The Cavendish Balance equipment is comonly available from places such as PASCO, and are used to meassure the gravitaional constant. The data are taken as a light spot location as a function of time. This can be used to compute G. The experiment is suitable for Sophomore level technical course and lower level courses.
The experiment is done by having one student read the light spot location by using a two-meter stick and a timer. Another student records this information into the Microsoft Excel spreadsheet. So, these data are the first three columns of Excel. In the first row and fifth colmn of this Excel sheet, the distance from the Cavendish Balance to the white board (where the spot is) is entered the in meters.
This function reads a Microsoft Excel file where the data are stored. The first two columns of Excel are time where the first column is a column of minutes and the second column is time in seconds. The third column is the corresponding position of the light spot in centimeters. The distnace (in meters) from the balance to the white board is entered in the first row and fifth column.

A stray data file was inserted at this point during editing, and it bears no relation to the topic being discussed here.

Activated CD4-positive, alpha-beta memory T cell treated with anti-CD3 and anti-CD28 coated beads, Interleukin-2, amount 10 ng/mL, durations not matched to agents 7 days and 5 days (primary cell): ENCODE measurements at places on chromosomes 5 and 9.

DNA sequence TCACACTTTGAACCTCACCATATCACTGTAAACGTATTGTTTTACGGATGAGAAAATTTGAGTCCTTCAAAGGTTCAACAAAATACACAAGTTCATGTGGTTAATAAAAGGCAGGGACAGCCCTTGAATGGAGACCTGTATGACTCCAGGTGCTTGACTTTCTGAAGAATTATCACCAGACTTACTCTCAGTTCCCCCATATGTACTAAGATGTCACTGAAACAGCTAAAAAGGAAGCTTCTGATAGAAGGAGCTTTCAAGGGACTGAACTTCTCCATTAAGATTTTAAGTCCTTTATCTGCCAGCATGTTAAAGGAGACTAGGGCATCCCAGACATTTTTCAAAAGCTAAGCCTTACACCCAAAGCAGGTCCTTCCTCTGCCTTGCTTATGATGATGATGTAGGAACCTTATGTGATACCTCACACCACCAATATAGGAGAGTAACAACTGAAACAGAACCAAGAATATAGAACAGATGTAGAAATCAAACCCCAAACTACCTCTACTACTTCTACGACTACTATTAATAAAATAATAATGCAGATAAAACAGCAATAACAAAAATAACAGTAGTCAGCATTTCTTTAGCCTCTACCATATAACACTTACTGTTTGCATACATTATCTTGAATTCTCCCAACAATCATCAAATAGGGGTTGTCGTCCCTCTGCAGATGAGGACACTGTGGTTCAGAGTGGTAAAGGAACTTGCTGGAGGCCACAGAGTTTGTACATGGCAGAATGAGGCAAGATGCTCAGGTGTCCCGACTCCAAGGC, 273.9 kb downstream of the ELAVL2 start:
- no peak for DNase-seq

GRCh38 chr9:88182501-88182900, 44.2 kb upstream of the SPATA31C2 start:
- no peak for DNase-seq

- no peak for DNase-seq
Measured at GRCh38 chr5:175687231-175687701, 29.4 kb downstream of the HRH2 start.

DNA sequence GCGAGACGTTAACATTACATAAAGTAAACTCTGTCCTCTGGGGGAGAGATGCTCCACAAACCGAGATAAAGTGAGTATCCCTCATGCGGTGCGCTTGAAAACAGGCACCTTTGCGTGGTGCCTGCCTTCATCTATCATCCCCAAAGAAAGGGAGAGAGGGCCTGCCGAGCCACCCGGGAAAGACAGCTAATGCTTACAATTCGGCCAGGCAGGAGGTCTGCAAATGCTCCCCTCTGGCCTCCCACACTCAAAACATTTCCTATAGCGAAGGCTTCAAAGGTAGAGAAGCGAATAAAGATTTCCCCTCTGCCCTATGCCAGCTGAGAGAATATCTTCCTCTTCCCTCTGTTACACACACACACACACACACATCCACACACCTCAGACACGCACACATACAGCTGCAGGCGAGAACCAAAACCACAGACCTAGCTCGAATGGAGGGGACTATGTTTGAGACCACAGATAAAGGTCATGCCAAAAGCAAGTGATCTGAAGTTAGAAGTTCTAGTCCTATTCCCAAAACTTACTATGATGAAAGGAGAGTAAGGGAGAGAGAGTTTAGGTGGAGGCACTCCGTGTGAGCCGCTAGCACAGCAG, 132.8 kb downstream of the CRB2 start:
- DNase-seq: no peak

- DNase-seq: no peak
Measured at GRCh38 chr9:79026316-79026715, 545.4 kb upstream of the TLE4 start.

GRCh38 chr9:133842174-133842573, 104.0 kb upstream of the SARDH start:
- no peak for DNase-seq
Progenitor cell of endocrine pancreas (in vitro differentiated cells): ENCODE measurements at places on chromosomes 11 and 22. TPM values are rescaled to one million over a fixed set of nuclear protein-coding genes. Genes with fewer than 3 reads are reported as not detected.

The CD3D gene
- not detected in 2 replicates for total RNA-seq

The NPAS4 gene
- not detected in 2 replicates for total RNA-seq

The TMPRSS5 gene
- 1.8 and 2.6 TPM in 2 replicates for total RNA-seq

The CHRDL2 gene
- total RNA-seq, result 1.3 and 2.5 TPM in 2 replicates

The experiment is time consuming, but this function allows the student the complete the experiment by taken about 30 minutes of data. It takes more than an hour for the equipment to come to an equilibrium.
The output of this function is information useful for the instructor to have as the students are reducing their data. The function output includes:
1. Name of Excel file read
2. Distance from balance to board
3. Number of data points
4. Average time between data points
5. Total time data were taken
6. Index number for extrema (peaks and valleys) of the data
7. Time of the extremum points
8. Magnitude of these extremum points
9. Interpolated time for the extremum
10. Interpolated magnitued of extremum
11. System damping coefficient
12. Estimated final location of spot
13. Measured oscillating period
14. The undamped period
15. The gravitational constant, G
16. Percent error
17. Name of file where all of this data are written
The calculation is repeated by fitting the data to a damped sinsusiod by using the MATLAB function "lsqcurvfit."